Keynote speakers

Prof. Tay-Sheng Wang

   Tay-Sheng Wang is Distinguished Professor of College of Law at National Taiwan University and Researcher of Institute of Taiwan History and the Institutum Iurisprudentiae, Academia Sinica (IIAS). He is also the Director of Center for the Study of Law and Society, NTU. His research interests include Taiwanese legal history , especially the history of legal institution in Taiwan during Japanese colonial period, and the interaction between the legal system and social change in Taiwan. In recent years, Professor Wang has devoted to the collection, research, and digitization of district court archives during Japanese colonial period. And he has created the “Taiwan Colonial Court Records Archives” database.

Prof. Sharon Leon

   Sharon Leon is Director of Public Projects at George Mason University’s Center for History and New Media (CHNM) and Research Assistant Professor in the Department of History and Art History. Her research interests include the history of religion in the U.S., history of science and 20th century social and cultural history. She has worked on a variety of education projects, including Women in World History, and the Teaching American History Grants. At CHNM, Professor Leon oversees the projects that involve work with museums, archives, and cultural heritage institutions. She currently directs the Center's work on Historical Thinking Matters (recipient of the AHA's 2008 Robinson Prize) and the Object of History. Additionally, she is the co-director of the Omeka software project.

Prof. Neil Fraistat

   Neil Fraistat is Professor of English and Director of Maryland Institute for Technology in the Humanities(MITH) at University of Maryland, USA. He is also Co-chair of CenterNet, an international network of digital humanities centers. His research interests include romanticism, textual studies, and digital humanities. Professor Fraistat is a founder and general editor of the Romantic Circles website, and has been awarded the Society for Textual Scholarship's biennial Fredson Bowers Memorial Prize. He currently serves on the boards of the Association of Computers and the Humanities (ACH), the Society for Textual Scholarship, Project MUSE, and the Common Language Resources and Technology Infrastructure project (CLARIN).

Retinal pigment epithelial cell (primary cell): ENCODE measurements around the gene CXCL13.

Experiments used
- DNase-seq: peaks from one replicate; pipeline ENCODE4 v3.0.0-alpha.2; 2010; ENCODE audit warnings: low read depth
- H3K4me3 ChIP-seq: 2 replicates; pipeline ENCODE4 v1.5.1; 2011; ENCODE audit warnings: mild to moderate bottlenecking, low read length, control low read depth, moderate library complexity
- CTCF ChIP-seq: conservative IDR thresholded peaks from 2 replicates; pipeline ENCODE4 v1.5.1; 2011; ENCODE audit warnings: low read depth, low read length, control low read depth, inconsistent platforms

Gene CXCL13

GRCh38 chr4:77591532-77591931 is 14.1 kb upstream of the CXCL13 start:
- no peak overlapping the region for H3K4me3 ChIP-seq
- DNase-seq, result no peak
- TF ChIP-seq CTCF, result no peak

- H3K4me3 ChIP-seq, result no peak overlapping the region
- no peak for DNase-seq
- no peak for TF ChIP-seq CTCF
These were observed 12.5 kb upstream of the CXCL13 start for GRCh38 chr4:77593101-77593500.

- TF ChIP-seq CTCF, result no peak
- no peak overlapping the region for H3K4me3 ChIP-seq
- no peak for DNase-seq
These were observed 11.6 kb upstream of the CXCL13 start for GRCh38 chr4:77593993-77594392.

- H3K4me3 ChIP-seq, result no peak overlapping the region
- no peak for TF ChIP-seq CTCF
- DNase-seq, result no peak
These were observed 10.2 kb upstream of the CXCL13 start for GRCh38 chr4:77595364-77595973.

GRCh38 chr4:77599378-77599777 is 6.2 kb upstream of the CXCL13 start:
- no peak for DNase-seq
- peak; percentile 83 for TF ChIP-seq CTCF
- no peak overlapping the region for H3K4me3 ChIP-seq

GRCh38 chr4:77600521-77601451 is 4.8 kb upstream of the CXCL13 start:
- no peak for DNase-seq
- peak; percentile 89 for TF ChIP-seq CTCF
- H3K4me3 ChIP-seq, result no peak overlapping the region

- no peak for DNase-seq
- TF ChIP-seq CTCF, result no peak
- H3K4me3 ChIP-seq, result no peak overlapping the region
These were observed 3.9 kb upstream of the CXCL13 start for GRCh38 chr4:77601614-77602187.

Prof. Jane Hunter

   Professor Jane Hunter is the leader of eResearch Lab within the School of Information Technology and Electrical Engineering at the University of Queensland. Her area of expertise is the application of semantic web technologies to the integration, organization and preservation of research data and collections. She is currently a CI on numerous projects including: the Health-e-Waterways project, the Open Annotations Collaboration and the Aus-e-Lit project. She is also a member of the Academy of Science’s Committee for Data in Science and on the Editorial Boards of IEEE Multimedia, the Journal of Web Semantics and the International Journal of Digital Curation.

Prof. Keiji Yano

   Keiji Yano is Professor of Department of Geography and Executive Committee member of Digital Humanities Center for Japanese Arts and Cultures at Ritsumeikan University, Kyoto, Japan. His research interests include spatial analysis, Geodemographics, 3D city model, and the application of Geo-Information Systems (GIS) . Started from 2002, Professor Yano has devoted to the Virtual Kyoto project, which uses 3D GIS to reconstruct and visualize the city landscape and development of Kyoto in different historical period. In the future, it will be developed as a platform and database for tangible and intangible cultural properties of Kyoto and Japan.

Prof. Jieh Hsiang

   Jieh Hsiang is Distinguished Professor of the Department of Computer Science and Information Engineering (CSIE) at National Taiwan University and Research Fellow of the Institute of Information Science (IIS), Academia Sinica. He is also the Director of Research Center for Digital Humanities, NTU and National Taiwan University Press. His research interests include artificial intelligence, logic programming, automated deduction, digital libraries and museums, and digital humanities. Professor Hsiang has devoted to digital archiving and research for more than ten years. The digitization and database creation of “Tan-Shin-Tang-An”, Taiwanese Old Deeds, Taiwan Colonial Empirical Statistics, and Taiwan Historical Digital Library (THDL) were completed under his direction. Additionally, he has supported to the establishment of Taiwan Provincial Consultative Council Archives, Kuomintang (KMT) Party Records Archives, Social Movement Archives from Tsunah Foundation, and National Repository of Cultural Heritage databases.

Prof. Mi-Cha Wu

   Mi-Cha Wu is Professor and Chair of the Department of Taiwanese Literature at National Cheng Kung University. He had been in positions of Professor of the Department of History at National Taiwan University, Director of the National Museums of Taiwan History, and the Deputy Minister of Council of Cultural Affairs (CCA). His research interests include Taiwan history and modern Japanese history. He also devotes to teaching Taiwan history. Additionally, in the cooperation with National Taiwan University Library, Professor Wu took charge of re-edition, publication, digitization, and database creation of “Tan-Shin-Tang-An”, the official county archives of Tanshui-Hsinchu in Qing dynasty, which has been widely applied on the teaching and research of the institution history and cultural history in northern Taiwan at that time.

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